TV review: Season 2 of "American Horror Story" is sort of a hot mess
Season 1 of American Horror Story (Wednesday, 11 p.m., FX) was a rip-roaring, over-the-top tale that was violent, scary, gory, sexy and borrowed liberally from other tales - real and imagined.
Compared to Season 2, Season 1 was subtle. Executive producer Ryan Murphy and his team waste no time in upping, well, everything.
In the first two episodes of "American Horror Story: Asylum," we get outer-space aliens, Nazis, a serial killer, mutants and more. There are bits and pieces of everything from "Halloween" to "The Exorcist" to "The Island of Dr. Moreau" to "One Flew Over the Cuckoo's Nest," all thrown at viewers hoping something will stick.
Season 2 opens in the present day as a pair of adventurous newlyweds (Adam Levine of Maroon 5 and "The Voice" plays the husband) visit the ruins of an insane asylum. Let's just say they shouldn't have gone there.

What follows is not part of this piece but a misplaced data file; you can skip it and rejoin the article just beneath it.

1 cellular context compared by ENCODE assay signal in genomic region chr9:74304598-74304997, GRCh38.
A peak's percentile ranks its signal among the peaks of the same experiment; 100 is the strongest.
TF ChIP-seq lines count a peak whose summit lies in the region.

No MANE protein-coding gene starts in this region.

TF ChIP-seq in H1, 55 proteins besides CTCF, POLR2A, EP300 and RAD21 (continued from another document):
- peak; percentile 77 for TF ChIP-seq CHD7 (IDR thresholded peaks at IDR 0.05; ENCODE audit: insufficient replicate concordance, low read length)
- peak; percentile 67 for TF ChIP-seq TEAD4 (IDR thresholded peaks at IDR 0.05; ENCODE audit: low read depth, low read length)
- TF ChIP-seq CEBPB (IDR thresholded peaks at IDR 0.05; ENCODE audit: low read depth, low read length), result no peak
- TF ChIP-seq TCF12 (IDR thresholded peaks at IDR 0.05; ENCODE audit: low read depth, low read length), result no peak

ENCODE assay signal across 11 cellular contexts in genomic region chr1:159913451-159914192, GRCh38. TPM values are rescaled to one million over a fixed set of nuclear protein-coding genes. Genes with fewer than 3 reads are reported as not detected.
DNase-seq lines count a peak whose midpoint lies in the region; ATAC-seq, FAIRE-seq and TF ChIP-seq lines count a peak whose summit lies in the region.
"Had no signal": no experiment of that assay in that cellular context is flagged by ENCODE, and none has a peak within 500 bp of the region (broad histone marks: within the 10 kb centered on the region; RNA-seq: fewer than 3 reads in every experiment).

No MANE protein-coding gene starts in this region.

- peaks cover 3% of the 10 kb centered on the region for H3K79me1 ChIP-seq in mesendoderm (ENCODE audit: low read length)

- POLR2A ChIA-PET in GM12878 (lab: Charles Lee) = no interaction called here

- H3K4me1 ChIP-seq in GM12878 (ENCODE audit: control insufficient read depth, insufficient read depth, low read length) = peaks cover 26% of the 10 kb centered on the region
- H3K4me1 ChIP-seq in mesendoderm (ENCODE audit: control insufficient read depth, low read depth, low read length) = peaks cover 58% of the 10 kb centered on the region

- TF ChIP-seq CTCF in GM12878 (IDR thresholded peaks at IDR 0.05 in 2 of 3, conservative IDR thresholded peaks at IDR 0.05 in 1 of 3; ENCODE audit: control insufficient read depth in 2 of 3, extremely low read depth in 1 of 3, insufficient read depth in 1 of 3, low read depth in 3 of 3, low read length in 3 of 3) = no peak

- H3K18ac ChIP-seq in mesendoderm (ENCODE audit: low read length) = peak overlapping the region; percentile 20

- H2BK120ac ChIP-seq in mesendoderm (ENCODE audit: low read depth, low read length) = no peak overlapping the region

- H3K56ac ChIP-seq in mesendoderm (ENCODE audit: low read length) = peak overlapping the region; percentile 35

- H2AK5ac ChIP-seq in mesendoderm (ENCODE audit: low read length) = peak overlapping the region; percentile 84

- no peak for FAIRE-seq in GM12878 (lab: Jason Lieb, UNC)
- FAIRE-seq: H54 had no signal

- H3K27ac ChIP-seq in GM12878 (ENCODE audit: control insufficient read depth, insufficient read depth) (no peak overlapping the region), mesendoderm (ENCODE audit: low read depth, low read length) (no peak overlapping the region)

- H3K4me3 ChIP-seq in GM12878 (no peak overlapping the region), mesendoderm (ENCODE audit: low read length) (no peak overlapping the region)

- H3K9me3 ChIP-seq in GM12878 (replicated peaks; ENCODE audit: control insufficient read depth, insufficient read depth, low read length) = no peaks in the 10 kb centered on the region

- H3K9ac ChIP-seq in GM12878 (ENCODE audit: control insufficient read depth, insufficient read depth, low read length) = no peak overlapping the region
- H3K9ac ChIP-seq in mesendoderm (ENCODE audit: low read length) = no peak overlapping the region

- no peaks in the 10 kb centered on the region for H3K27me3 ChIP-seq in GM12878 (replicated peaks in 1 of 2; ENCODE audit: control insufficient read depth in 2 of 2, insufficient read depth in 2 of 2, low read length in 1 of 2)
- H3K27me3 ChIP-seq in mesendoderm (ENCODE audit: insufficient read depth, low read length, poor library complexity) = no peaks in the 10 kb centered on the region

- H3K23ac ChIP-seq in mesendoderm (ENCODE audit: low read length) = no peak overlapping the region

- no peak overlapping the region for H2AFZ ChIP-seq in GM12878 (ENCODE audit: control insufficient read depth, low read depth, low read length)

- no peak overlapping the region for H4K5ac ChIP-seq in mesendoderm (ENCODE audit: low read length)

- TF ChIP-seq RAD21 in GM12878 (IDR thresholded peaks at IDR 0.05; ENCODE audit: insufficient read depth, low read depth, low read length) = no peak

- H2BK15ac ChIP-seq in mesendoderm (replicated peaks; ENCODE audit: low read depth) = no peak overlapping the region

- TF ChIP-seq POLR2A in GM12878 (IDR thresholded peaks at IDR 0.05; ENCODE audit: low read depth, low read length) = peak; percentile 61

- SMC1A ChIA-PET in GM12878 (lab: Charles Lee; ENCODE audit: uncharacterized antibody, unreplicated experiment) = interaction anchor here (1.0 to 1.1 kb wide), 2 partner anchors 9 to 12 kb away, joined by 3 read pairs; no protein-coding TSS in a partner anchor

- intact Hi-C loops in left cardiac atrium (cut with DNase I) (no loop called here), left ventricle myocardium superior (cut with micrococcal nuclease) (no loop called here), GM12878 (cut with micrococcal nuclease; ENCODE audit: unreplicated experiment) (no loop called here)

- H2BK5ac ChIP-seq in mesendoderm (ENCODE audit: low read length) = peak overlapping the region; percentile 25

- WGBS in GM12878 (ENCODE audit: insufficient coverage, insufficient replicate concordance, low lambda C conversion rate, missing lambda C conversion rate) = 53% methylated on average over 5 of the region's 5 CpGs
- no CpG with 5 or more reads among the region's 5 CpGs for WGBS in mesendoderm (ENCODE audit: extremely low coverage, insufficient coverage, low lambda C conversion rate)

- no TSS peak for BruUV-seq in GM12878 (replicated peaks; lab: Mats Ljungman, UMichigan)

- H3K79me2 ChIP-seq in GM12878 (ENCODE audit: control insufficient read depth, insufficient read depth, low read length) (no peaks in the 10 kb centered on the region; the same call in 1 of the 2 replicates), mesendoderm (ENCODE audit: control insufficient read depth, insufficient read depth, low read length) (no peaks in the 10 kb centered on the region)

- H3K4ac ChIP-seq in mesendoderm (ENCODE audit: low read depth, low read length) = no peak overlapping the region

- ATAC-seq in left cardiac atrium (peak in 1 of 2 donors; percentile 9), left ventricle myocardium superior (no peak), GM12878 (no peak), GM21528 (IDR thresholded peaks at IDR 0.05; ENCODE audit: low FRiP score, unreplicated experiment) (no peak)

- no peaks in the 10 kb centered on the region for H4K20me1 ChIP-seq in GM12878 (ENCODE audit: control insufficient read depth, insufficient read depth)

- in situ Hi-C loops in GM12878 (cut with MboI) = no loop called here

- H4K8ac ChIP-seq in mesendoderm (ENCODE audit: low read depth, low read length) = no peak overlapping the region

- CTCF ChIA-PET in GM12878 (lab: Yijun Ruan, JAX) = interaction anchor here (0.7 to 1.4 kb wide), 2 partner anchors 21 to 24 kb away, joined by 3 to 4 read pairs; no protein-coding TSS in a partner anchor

Then we flash back to 1964, when Sister Jude (Jessica Lange), who's channeling Nurse Ratched from "Cuckoo's Nest," rules over the place with an iron fist. And a bunch of torture devices. All under the supervision of Monsignor Timothy (Joseph Fiennes).
Clearly, the Catholic Church is not going to endorse this show.
Also on hand is Dr. Arden (James Cromwell) who, we are quickly led to believe, is conducting experiments on patients.
I don't want to give away anything more, because there are some genuine scares here. But after seeing the first two episodes, it looks like Season 2 is a step down.
Season 1 had a central focus - a family moving into a haunted house. Mysteries were revealed one layer at a time, and everything held together.
Season 2 doesn't have much in the way of focus. There's a big cast - including Evan Peters, Sarah Paulson, Zachary Quinto, Lily Rabe, ChloÃ« Sevigny and Lizzie BrocherÃ©,
There's an enormous amount going on all at once, and it's sort of a hot mess.
"American Horror Story: Asylum" looks like the writers took everything that ever scared them and tried to slap it all together in one show.
If Murphy & Co. can coherently bring it all together, they're miracle workers.